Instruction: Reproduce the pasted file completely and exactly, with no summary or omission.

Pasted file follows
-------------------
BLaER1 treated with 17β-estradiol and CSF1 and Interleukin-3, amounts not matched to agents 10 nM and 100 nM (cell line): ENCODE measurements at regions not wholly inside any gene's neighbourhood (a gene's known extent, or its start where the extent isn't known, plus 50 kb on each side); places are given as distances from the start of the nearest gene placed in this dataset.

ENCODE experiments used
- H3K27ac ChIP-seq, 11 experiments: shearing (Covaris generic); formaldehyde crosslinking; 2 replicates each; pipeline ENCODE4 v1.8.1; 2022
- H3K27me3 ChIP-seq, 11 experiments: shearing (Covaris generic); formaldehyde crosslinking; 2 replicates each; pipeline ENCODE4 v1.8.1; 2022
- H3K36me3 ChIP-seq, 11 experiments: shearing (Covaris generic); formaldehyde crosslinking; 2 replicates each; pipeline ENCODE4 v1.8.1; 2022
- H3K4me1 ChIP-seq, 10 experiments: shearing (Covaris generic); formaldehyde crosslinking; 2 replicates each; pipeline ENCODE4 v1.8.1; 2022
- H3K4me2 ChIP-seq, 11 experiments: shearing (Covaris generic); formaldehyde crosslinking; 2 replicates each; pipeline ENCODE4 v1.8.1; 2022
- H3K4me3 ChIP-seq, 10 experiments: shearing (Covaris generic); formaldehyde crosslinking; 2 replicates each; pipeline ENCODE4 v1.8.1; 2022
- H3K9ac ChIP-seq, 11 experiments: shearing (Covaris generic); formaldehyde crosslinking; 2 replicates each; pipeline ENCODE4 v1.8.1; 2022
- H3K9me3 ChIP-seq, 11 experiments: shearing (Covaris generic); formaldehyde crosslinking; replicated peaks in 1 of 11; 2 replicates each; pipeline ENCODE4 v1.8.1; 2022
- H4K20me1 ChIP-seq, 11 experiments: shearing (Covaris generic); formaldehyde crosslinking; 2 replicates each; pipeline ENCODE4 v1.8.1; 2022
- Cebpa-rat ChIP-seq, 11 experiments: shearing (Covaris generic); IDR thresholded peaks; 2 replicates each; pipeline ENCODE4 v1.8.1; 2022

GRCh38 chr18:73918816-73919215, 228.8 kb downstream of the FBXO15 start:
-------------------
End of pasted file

BLaER1 treated with 17β-estradiol and CSF1 and Interleukin-3, amounts not matched to agents 10 nM and 100 nM (cell line): ENCODE measurements at regions not wholly inside any gene's neighbourhood (a gene's known extent, or its start where the extent isn't known, plus 50 kb on each side); places are given as distances from the start of the nearest gene placed in this dataset.

ENCODE experiments used
- H3K27ac ChIP-seq, 11 experiments: shearing (Covaris generic); formaldehyde crosslinking; 2 replicates each; pipeline ENCODE4 v1.8.1; 2022
- H3K27me3 ChIP-seq, 11 experiments: shearing (Covaris generic); formaldehyde crosslinking; 2 replicates each; pipeline ENCODE4 v1.8.1; 2022
- H3K36me3 ChIP-seq, 11 experiments: shearing (Covaris generic); formaldehyde crosslinking; 2 replicates each; pipeline ENCODE4 v1.8.1; 2022
- H3K4me1 ChIP-seq, 10 experiments: shearing (Covaris generic); formaldehyde crosslinking; 2 replicates each; pipeline ENCODE4 v1.8.1; 2022
- H3K4me2 ChIP-seq, 11 experiments: shearing (Covaris generic); formaldehyde crosslinking; 2 replicates each; pipeline ENCODE4 v1.8.1; 2022
- H3K4me3 ChIP-seq, 10 experiments: shearing (Covaris generic); formaldehyde crosslinking; 2 replicates each; pipeline ENCODE4 v1.8.1; 2022
- H3K9ac ChIP-seq, 11 experiments: shearing (Covaris generic); formaldehyde crosslinking; 2 replicates each; pipeline ENCODE4 v1.8.1; 2022
- H3K9me3 ChIP-seq, 11 experiments: shearing (Covaris generic); formaldehyde crosslinking; replicated peaks in 1 of 11; 2 replicates each; pipeline ENCODE4 v1.8.1; 2022
- H4K20me1 ChIP-seq, 11 experiments: shearing (Covaris generic); formaldehyde crosslinking; 2 replicates each; pipeline ENCODE4 v1.8.1; 2022
- Cebpa-rat ChIP-seq, 11 experiments: shearing (Covaris generic); IDR thresholded peaks; 2 replicates each; pipeline ENCODE4 v1.8.1; 2022

GRCh38 chr18:73918816-73919215, 228.8 kb downstream of the FBXO15 start: